But PENS faces those same challenges as the demise of SCORM as related to buy-in. My experience has been that very few vendors, let alone consumers are aware of PENS. If you are not aware, then it is very likely that you won’t seek it out, nor inquire about it.
Aka Experience API or its project name Tin Can. xAPI is another standard that has been out for a few years, and goes in a swing in the sense that one minute it is hot, the next it is cold and now it is back to being hot.
But xAPI is facing some challenges as well. Let’s take a gander at why!
- Vendors who had bad experiences with other course standards (2004, 2004) are in a wait and see mode. Shockingly they are worried that xAPI is not a finished product and as such, if they offer it, they may have to deal with issues with their solution or with an e-learning product using it (with mobile for example) and it not working correctly.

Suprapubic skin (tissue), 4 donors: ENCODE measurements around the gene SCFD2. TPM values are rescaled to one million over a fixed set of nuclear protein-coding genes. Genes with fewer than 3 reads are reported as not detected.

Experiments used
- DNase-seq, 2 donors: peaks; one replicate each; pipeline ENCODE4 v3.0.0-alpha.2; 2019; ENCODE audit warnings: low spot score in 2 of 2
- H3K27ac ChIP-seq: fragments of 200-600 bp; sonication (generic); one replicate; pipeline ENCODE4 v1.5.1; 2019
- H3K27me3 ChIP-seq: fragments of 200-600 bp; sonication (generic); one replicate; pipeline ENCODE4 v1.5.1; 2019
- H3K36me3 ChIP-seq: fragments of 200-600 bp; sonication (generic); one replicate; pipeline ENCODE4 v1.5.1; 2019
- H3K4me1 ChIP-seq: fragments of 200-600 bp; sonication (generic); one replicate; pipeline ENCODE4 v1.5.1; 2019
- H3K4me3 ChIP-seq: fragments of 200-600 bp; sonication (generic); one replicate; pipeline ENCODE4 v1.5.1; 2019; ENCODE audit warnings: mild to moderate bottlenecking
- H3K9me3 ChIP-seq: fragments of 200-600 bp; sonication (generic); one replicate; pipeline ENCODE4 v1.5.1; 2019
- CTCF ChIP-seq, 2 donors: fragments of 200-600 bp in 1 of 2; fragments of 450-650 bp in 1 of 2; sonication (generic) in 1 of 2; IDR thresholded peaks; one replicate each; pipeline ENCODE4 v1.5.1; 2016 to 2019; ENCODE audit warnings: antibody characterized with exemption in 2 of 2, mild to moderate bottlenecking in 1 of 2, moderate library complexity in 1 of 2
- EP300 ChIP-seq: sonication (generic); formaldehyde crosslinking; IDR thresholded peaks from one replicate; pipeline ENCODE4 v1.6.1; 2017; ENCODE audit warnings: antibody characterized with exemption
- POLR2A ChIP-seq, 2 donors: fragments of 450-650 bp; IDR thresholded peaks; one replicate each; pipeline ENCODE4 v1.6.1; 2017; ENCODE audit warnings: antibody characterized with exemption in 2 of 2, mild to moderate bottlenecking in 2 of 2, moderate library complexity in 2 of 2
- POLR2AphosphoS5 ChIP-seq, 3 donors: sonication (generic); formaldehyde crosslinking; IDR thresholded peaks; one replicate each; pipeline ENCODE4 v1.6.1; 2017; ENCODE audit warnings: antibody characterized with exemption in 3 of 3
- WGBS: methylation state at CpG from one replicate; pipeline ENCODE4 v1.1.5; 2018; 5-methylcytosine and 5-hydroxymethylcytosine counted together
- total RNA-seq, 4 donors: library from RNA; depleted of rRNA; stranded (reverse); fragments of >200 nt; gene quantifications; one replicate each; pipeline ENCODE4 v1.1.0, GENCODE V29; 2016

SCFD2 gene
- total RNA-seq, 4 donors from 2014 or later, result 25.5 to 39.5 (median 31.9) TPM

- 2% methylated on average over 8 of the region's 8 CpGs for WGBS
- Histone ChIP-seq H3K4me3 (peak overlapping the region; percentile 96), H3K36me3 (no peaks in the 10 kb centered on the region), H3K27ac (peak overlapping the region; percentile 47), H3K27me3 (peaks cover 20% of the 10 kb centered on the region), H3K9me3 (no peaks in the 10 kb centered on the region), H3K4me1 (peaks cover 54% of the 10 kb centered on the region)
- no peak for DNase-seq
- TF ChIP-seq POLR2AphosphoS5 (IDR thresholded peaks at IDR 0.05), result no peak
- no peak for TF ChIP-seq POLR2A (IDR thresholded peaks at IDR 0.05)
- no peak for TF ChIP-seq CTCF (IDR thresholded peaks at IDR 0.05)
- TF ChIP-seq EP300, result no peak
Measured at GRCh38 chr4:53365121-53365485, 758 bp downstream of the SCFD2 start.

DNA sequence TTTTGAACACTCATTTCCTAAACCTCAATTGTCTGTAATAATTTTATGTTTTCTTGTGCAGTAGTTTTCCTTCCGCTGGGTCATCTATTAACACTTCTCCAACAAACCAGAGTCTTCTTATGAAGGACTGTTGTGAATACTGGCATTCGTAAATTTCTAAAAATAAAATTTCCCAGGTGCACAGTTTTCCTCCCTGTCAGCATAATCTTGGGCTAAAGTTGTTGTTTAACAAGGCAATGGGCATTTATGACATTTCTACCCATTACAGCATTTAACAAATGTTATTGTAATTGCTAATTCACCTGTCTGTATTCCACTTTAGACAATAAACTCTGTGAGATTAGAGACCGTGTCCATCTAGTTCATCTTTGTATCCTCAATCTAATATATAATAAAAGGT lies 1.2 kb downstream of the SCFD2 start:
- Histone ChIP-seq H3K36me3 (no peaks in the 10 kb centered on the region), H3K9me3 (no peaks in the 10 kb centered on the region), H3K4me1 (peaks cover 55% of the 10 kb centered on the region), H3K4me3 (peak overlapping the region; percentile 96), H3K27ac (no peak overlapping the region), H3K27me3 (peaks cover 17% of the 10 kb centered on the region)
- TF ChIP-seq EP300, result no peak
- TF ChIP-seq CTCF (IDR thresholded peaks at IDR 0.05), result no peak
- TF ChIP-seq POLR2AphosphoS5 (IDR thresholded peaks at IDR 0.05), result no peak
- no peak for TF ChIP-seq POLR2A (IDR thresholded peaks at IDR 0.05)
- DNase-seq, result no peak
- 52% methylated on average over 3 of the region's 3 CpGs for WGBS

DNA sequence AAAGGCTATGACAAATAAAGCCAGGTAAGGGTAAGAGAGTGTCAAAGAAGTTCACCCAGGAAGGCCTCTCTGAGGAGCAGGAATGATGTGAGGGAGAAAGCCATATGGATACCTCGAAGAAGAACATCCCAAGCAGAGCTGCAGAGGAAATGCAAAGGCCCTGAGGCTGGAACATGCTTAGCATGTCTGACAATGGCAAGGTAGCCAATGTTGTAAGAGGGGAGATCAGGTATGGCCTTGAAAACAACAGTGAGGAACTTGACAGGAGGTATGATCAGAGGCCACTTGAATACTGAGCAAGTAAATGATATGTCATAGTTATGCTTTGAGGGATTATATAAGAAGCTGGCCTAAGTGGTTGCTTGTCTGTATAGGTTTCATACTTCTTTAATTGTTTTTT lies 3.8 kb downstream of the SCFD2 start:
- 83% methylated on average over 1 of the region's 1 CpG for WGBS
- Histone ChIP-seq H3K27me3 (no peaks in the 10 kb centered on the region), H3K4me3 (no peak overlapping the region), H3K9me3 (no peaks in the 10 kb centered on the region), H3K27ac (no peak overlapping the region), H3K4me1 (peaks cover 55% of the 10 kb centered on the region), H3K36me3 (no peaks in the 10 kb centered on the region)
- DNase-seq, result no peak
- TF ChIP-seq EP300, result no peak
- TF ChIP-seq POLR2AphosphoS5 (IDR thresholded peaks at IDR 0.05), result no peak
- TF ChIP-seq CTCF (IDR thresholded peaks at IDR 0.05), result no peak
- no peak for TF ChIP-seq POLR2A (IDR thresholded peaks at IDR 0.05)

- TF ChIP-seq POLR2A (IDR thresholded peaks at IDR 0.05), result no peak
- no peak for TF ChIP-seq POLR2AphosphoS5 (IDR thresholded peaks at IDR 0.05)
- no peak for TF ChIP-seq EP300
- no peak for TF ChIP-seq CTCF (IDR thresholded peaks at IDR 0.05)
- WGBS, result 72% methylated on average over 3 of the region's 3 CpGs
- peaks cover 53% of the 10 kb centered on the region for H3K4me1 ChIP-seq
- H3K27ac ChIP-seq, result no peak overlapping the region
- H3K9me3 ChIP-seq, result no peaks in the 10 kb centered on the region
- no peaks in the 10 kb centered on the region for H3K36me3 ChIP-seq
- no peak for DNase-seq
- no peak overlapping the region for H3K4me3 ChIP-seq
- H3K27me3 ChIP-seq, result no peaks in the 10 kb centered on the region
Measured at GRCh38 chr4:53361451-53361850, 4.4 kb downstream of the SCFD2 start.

Sadly, they would be right – or at least in some cases. It seems like every month, I hear of at least one vendor or a consumer who built their course and outputted to xAPI and it isn’t working with the LMS on a mobile device. OR it is not working correctly due to something with the authoring tool itself – being pushed out on mobile.
If the issue is mentioned to me, it always comes in twos: data not being pushed back from the course to the LMS; and it is not working on their mobile device.
I can’t say why it works for some folks and not for others – best to ask your LMS vendor and authoring tool vendor if you are having problems, but I can say it is a work in progress.
Mount Rushmore took a few decades to get built. And in the end, you never got to see the full bodies of the folks, err, shoulders at least (money and time, squashed that).
While xAPI won’t take decades to get it right, it will take at least another year in my opinion.